Thursday, 20 November 2003: 3:30 PM
Understanding Tropical Fire Regimes: Research Needs, Management Implications
Fire is both common and widespread in modern tropical landscapes, and many tropical vegetation types and habitats appear to have been affected by fire for millennia. Tropical fires can be studied from a diversity of perspectives, ranging from fire meteorology to the cultural and political dynamics of fire management. Both the history and consequences of tropical fires are attracting increasing attention. What is presently known about past fire regimes in tropical areas, and what opportunities exist to improve understanding? Where are the major gaps in knowledge of the ecological, environmental, and atmospheric consequences of tropical fires? What is the nature of the long-term interaction between fire, climate, and human activity in the tropics, and what does the future hold? How might global-scale changes in climate, population, and land use affect tropical fire regimes, and how might changes in tropical fire regimes in turn affect climate? How can or should tropical land managers use information on past and present tropical fire regimes in developing fire management plans, and how can "extratropical" researchers and land managers best support their efforts?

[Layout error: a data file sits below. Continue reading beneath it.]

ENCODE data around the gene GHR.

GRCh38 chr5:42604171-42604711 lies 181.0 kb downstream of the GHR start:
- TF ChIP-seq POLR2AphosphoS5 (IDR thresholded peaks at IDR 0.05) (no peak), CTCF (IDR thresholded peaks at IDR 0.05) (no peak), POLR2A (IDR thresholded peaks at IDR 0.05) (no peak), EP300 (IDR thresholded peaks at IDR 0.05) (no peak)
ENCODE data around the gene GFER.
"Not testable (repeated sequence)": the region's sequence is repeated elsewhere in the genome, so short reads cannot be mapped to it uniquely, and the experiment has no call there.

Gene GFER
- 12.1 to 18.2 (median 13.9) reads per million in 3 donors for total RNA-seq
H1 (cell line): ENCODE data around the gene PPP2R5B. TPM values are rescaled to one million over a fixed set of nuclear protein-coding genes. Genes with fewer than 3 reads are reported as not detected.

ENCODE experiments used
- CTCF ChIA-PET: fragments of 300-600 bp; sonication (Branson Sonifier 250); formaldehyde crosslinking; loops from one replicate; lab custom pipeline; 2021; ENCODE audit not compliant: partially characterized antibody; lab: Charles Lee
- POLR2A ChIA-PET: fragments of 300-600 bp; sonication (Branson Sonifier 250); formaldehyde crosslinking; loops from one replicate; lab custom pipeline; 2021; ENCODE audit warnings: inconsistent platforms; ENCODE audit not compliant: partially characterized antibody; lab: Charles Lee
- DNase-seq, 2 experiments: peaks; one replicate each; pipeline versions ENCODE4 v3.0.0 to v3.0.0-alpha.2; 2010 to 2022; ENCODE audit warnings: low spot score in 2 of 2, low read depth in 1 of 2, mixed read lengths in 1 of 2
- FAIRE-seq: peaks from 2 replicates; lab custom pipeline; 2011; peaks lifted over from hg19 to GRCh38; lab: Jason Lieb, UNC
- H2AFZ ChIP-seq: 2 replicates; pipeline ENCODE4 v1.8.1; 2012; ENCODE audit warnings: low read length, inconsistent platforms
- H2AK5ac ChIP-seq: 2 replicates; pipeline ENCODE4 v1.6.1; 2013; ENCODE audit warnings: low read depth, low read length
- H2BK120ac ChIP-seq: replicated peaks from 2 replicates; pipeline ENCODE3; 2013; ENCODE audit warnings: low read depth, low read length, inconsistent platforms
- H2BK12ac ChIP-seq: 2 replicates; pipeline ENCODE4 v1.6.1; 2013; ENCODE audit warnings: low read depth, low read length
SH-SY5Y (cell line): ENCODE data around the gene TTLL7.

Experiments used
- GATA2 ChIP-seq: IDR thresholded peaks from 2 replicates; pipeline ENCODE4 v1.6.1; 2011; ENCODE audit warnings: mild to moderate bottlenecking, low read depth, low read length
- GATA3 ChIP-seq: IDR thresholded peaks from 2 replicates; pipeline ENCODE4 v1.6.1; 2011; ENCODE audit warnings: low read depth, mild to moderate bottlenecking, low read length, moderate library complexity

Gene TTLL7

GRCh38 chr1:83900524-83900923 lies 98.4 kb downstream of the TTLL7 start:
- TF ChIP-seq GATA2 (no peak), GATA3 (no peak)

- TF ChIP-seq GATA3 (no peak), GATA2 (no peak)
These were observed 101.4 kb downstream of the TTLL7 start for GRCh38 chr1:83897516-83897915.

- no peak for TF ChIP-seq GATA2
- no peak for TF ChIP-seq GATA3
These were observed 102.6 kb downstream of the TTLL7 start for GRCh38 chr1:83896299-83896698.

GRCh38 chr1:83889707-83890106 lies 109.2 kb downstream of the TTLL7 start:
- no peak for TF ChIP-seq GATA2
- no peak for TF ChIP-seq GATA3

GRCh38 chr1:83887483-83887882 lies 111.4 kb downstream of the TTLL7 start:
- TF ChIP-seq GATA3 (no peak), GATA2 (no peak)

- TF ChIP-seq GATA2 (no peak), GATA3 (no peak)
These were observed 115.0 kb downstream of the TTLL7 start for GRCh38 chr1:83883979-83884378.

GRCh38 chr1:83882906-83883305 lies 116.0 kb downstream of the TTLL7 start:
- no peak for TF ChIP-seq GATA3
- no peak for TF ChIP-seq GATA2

In this closing presentation on tropical fires, I will offer some answers and insights on the questions above, gleaned from the wide-ranging presentations of this Congress, and from my own work on long-term fire history and fire ecology in selected highland and lowland ecosystems in Central and South America and the Caribbean. In doing so, my goals are to challenge attendees to recognize and address both the need for increased research on tropical fire regimes and the need for increased attention to the management applications and implications of our research.